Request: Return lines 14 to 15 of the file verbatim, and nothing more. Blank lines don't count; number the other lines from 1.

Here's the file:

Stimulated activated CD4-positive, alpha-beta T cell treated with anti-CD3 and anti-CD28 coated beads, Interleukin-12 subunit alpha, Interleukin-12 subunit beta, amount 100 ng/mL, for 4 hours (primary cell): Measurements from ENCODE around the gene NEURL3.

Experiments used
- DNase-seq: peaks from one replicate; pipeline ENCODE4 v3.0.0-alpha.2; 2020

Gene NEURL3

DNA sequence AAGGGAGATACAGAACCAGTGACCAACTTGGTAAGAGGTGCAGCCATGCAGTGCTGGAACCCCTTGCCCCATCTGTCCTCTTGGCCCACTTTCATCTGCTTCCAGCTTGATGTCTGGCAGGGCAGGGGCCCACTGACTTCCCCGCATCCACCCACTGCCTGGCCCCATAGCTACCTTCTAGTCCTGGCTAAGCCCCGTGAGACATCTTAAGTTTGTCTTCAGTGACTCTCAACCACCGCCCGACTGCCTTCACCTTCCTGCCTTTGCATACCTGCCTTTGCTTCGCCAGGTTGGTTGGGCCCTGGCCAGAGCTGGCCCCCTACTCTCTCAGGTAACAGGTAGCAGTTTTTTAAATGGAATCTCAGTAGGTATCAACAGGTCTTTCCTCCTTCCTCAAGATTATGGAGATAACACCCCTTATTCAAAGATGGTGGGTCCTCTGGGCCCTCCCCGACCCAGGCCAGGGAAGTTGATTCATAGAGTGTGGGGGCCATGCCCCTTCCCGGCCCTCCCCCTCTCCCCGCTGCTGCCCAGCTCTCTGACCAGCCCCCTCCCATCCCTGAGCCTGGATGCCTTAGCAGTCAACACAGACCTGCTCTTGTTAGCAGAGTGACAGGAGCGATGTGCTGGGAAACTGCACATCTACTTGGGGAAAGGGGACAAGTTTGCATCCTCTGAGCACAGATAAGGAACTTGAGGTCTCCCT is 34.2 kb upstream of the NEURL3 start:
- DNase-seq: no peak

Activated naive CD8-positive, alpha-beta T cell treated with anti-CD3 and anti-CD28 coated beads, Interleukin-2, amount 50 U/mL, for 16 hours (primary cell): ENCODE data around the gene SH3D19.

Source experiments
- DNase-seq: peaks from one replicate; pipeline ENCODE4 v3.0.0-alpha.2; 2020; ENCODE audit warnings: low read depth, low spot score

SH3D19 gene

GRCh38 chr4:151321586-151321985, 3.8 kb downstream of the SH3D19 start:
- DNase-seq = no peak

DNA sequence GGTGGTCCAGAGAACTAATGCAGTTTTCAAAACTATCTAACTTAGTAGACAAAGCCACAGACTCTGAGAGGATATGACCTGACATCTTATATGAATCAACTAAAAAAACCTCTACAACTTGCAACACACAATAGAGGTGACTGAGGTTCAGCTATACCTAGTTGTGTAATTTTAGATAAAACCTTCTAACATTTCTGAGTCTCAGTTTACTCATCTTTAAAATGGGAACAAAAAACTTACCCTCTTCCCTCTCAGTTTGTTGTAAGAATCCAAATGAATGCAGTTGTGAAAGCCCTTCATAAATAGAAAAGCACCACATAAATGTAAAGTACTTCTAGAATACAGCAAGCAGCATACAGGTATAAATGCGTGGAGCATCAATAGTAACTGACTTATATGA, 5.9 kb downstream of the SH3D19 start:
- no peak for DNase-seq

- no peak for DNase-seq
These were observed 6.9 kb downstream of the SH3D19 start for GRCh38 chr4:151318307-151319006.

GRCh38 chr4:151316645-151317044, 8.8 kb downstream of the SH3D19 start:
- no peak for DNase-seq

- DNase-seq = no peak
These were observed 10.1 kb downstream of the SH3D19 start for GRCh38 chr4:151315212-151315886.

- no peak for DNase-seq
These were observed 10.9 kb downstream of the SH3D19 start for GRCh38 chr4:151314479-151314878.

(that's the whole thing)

- no peak for DNase-seq

- no peak for DNase-seq